Sidra Insar Chaudhary
Last month the government of Pakistan Tehreek-e-Insaf (PTI) decided to include the Ahmadis, a constitutionally declared religious minority, in the National Commission for Minorities (NCM). Soon after the decision was announced, all hell broke loose. Religious political parties on the right started using it to gain political advantage by spreading false information regarding the decision.
The party of Maulana Fazlur Rehman, Jamiat Ulma Islam Fazl (JUI-F) took the lead and started running vile trends against PTI and its leadership on social media sites. Sensing an opportunity to undermine their rival, soon other parties like PMLN, JI, and PPP also joined forces with Maulana and turned the heat on the controversy. For days, anti-PTI trends remained on top of social media sites with outrageous claims of declaring Imran Khan as a ‘pawn of Israel and Ahmadis’ who wants to ‘destroy Islam and Pakistan.’ Paid social media cells of political parties even attacked the family of PM Imran. A post on social media by a PMLN supporter asked, “how a person who cannot even make his own children Muslim going to make Pakistan a welfare Islamic state.”
It is important to know the origin of this absurd claim. It started in 2013 when, fearing a humiliating defeat by Imran Khan’s PTI in his native stronghold of KP province, Maulana issued a fatwa declaring it to be ‘haram’ to vote for Imran Khan or his party’s candidates. He called Imran Khan to be an “agent of the west, Jewish lobby, and Ahmadis.” When Maulana was asked for the rationale behind his fatwa, he said: “proof of Imran Khan being an agent of Jews is that I am saying so, I am a righteous person so whatever I say is true.” Last year as well, when Maulana held a failed sit-in against the PTI government, many followers of his repeated these same claims – often on loudspeakers.
JUI and other religious groups misinformed public that by inducted Ahmadis in NCM PTI is declaring them to be Muslims. Ahmadi issue first came to light in 1953 when anti-Ahmadi demonstrations spread across the province of Punjab supported by many religious groups. In 1974 again as a result of large-scale protests by Islamist parties, religious groups, and trade unions demanding Ahmadis to be declared non-Muslim, Zulfikar Ali Bhutto declared Ahmadi or Qadiyani community issue will be put before the National Assembly for debate. On 7th September 1974, as a result of the second constitutional amendment, the Ahmadis were declared a non-Muslim minority.
Therefore, it makes no sense that the constitution can be overturned by inclusion in a commission. In reality, the inclusion in the Commission for Minorities would’ve cemented the status of Ahmadis as non-Muslims and it would’ve helped Pakistan’s image in the international community as a country that considers and takes care of its minority citizens in the same way as it does for the majority. Ahmadis, as a non-Muslim minority, are the citizens of Pakistan and they enjoy the same rights as other citizens.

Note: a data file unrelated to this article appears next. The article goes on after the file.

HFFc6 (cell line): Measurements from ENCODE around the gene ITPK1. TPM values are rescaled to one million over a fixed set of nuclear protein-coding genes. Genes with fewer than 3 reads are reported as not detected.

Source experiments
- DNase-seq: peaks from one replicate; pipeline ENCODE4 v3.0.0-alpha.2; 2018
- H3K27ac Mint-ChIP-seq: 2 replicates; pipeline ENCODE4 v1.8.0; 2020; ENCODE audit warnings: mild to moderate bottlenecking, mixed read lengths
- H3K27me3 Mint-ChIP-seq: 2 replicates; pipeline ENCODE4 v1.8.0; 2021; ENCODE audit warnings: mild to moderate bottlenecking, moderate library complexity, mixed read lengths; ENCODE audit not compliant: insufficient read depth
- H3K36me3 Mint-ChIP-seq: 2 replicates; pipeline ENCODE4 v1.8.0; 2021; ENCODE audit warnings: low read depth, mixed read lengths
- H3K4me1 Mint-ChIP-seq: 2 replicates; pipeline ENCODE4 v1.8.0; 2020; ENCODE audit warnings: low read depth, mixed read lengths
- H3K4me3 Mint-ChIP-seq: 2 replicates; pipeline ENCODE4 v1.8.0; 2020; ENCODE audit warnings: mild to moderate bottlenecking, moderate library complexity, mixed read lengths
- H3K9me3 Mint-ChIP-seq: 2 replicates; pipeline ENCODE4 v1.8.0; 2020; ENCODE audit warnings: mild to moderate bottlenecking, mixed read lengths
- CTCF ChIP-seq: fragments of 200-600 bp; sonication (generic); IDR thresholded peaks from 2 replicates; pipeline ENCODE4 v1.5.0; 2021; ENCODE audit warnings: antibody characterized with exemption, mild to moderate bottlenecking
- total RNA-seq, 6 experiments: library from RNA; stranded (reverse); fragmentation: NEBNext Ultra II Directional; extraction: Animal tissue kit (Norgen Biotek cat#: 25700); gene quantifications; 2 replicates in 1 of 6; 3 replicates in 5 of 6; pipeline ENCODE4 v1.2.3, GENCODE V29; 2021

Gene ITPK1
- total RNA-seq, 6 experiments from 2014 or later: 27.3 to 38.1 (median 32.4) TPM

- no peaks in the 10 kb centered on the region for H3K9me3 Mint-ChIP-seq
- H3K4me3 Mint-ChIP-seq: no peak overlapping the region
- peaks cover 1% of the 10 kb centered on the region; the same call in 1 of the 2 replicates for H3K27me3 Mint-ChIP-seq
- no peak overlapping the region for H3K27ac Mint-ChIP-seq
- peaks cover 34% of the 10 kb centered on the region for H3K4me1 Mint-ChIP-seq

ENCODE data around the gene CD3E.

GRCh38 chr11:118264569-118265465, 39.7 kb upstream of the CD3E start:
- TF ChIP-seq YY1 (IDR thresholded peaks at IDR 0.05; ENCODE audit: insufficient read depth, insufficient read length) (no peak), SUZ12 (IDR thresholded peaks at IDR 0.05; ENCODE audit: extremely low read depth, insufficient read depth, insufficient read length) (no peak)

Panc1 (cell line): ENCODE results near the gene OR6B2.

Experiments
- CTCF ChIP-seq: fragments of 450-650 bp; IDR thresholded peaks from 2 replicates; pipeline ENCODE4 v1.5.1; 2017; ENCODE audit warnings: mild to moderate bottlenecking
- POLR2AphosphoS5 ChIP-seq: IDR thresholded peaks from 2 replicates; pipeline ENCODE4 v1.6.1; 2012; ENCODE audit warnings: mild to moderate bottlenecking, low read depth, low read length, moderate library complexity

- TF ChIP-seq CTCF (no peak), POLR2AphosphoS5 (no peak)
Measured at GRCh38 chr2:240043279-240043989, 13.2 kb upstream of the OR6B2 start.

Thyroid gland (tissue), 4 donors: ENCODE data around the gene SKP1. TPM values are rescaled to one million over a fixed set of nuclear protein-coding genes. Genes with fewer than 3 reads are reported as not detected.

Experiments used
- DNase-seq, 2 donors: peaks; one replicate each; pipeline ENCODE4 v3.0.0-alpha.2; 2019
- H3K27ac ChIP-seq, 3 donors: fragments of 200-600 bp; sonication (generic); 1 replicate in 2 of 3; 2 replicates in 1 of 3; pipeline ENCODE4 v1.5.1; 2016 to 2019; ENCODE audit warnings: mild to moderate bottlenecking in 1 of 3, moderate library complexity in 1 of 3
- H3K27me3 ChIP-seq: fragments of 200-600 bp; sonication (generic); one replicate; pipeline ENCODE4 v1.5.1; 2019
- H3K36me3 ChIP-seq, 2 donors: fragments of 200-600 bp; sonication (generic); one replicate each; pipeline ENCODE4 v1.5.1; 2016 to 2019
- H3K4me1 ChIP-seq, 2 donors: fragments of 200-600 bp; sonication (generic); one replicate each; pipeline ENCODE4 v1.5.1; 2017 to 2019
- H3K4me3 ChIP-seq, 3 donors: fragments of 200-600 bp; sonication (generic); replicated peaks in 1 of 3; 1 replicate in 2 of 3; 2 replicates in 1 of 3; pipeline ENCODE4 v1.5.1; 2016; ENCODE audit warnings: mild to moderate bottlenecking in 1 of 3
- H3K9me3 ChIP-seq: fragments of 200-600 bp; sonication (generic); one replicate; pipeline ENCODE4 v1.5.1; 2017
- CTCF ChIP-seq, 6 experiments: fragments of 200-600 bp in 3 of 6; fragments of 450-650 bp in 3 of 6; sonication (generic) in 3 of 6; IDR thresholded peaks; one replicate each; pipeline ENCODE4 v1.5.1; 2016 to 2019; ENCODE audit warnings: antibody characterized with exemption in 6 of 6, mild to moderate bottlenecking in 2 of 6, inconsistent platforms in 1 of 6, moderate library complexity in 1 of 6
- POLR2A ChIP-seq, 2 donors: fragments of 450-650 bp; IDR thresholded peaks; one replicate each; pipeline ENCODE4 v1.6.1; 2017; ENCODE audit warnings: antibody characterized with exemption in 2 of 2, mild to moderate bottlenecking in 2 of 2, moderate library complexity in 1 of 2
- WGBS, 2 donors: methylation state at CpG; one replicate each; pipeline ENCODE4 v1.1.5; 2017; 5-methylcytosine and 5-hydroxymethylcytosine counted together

Quaid e Azam Muhammad Ali Jinnah famously said: “In any case, Pakistan is not going to be a theocratic State — to be ruled by priests with a divine mission. We have many non- Muslims — Hindus, Christians, and Parsis — but they are all Pakistanis. They will enjoy the same rights and privileges as any other citizens and will play their rightful part in the affairs of Pakistan.” Hence the state must look after its minority citizens. How can it declare its citizens as traitors?
Ever since Facebook–Cambridge Analytica data scandal, the use of social media to spread fake and misleading news and information for political gains has been under debate in intellectual circles of the developed world. However, this issue is much more severe in the developing world where there seem to be no barriers to stop false information. For Instance, in India during last year’s election, the ruling BJP party spread fake news on WhatsApp against Muslims. In consequence, many Muslims were lynched and burnt alive. Facebook, which owns WhatsApp, announced special features to combat hate speech and fake news. Time has shown that the measures announced at the time are indeed of little use in countries like Pakistan and India where religious fanatics can spread hate with ease.
As per the latest news, the PTI government has succumbed to the political pressure and reversed its decision to include Ahmadis in National Commission for Minorities. The real tragedy here is that even the non-religious parties like PPP and the PMLN who have announced not to use religion for political gains have gone back from their promise. Both parties also supported Maulana in his religiously motivated sit-in against Imran khan where he demanded the resignation of the PM because he was not a Muslim anymore. Pakistan cannot fight religious bigotry and become a truly inclusive country unless non-religious parties stop using religion against political rivals. Religious groups in Pakistan have always taken advantage of emotions and ideological sentiments in their battle against rationality and most of the time they have won. As US senator Susan Collins said that “we must always remember that when passions are most inflamed, that fairness is most in jeopardy.”